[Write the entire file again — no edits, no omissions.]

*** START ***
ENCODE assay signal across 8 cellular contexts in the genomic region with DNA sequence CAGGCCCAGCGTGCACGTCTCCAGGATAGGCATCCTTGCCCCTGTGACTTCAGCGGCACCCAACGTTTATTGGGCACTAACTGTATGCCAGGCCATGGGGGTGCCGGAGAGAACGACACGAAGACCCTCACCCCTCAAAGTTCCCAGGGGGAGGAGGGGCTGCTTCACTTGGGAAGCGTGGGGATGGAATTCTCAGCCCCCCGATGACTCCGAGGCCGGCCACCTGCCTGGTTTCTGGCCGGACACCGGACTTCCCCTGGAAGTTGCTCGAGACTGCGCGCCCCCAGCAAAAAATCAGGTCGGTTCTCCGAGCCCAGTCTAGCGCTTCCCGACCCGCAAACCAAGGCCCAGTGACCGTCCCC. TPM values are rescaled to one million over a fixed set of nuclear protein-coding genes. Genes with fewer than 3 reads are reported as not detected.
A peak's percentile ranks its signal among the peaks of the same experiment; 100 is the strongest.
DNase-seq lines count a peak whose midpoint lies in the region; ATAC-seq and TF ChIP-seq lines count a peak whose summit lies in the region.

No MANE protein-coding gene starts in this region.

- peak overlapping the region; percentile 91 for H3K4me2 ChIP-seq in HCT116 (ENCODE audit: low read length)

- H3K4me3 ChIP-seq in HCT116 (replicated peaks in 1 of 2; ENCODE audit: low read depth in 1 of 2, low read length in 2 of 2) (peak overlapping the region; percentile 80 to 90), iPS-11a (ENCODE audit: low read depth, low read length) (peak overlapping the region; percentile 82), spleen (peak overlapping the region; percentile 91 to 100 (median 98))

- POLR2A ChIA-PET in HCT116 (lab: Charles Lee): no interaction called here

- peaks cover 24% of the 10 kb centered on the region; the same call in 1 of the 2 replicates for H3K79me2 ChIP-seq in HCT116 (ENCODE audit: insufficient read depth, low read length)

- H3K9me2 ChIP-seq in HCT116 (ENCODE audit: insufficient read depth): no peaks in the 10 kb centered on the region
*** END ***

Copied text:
ENCODE assay signal across 8 cellular contexts in the genomic region with DNA sequence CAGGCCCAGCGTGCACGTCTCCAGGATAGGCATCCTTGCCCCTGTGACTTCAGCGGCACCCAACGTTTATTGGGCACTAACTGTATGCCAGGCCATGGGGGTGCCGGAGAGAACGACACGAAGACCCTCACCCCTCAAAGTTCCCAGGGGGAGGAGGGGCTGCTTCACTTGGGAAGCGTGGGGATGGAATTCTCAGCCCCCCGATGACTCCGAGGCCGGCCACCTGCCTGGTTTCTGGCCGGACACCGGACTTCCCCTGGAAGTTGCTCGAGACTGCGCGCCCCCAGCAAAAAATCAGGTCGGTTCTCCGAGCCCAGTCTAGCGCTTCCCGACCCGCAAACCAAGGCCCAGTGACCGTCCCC. TPM values are rescaled to one million over a fixed set of nuclear protein-coding genes. Genes with fewer than 3 reads are reported as not detected.
A peak's percentile ranks its signal among the peaks of the same experiment; 100 is the strongest.
DNase-seq lines count a peak whose midpoint lies in the region; ATAC-seq and TF ChIP-seq lines count a peak whose summit lies in the region.

No MANE protein-coding gene starts in this region.

- peak overlapping the region; percentile 91 for H3K4me2 ChIP-seq in HCT116 (ENCODE audit: low read length)

- H3K4me3 ChIP-seq in HCT116 (replicated peaks in 1 of 2; ENCODE audit: low read depth in 1 of 2, low read length in 2 of 2) (peak overlapping the region; percentile 80 to 90), iPS-11a (ENCODE audit: low read depth, low read length) (peak overlapping the region; percentile 82), spleen (peak overlapping the region; percentile 91 to 100 (median 98))

- POLR2A ChIA-PET in HCT116 (lab: Charles Lee): no interaction called here

- peaks cover 24% of the 10 kb centered on the region; the same call in 1 of the 2 replicates for H3K79me2 ChIP-seq in HCT116 (ENCODE audit: insufficient read depth, low read length)

- H3K9me2 ChIP-seq in HCT116 (ENCODE audit: insufficient read depth): no peaks in the 10 kb centered on the region